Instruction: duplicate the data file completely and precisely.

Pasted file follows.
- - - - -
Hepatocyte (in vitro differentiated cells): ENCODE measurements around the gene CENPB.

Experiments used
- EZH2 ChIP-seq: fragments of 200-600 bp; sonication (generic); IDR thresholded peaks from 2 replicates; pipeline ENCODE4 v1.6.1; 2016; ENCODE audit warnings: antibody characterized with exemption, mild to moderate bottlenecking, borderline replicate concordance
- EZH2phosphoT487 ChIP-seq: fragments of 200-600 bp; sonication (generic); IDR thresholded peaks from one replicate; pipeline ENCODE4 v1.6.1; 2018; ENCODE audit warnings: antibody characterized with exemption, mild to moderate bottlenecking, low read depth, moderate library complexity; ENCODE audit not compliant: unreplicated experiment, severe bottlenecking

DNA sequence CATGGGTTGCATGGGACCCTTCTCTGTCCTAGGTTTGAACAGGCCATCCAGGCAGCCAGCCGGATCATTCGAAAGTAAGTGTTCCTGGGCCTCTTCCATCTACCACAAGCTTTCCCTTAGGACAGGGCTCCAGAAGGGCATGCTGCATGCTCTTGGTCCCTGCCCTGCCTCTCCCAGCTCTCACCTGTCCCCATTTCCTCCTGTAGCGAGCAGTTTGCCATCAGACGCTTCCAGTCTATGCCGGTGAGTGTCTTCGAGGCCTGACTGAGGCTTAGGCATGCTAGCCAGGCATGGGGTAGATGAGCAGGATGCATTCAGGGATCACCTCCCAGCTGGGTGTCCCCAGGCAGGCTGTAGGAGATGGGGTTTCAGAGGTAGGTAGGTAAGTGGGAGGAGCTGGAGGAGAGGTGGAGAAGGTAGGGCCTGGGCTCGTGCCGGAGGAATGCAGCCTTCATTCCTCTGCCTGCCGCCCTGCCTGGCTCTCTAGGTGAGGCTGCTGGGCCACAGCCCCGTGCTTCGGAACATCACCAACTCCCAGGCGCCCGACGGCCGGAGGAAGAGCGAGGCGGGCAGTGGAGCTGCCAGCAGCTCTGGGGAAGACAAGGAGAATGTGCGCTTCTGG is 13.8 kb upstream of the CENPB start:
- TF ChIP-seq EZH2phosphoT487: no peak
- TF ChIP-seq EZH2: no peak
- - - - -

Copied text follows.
Hepatocyte (in vitro differentiated cells): ENCODE measurements around the gene CENPB.

Experiments used
- EZH2 ChIP-seq: fragments of 200-600 bp; sonication (generic); IDR thresholded peaks from 2 replicates; pipeline ENCODE4 v1.6.1; 2016; ENCODE audit warnings: antibody characterized with exemption, mild to moderate bottlenecking, borderline replicate concordance
- EZH2phosphoT487 ChIP-seq: fragments of 200-600 bp; sonication (generic); IDR thresholded peaks from one replicate; pipeline ENCODE4 v1.6.1; 2018; ENCODE audit warnings: antibody characterized with exemption, mild to moderate bottlenecking, low read depth, moderate library complexity; ENCODE audit not compliant: unreplicated experiment, severe bottlenecking

DNA sequence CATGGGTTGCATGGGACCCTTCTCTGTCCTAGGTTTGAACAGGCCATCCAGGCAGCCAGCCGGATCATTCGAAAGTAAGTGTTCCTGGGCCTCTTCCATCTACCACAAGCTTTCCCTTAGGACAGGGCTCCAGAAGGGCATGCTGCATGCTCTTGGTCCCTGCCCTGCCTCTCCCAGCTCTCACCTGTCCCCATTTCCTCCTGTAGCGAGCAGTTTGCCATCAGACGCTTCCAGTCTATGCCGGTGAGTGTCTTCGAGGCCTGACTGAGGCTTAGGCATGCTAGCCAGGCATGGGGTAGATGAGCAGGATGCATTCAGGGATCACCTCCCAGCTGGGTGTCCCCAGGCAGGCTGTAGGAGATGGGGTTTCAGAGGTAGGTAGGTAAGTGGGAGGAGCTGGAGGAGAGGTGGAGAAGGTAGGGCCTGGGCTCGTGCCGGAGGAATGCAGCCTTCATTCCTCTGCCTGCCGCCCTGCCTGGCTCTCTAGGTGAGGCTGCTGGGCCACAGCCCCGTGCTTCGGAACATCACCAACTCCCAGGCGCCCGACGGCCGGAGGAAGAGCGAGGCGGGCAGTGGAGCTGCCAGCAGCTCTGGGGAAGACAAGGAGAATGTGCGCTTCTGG is 13.8 kb upstream of the CENPB start:
- TF ChIP-seq EZH2phosphoT487: no peak
- TF ChIP-seq EZH2: no peak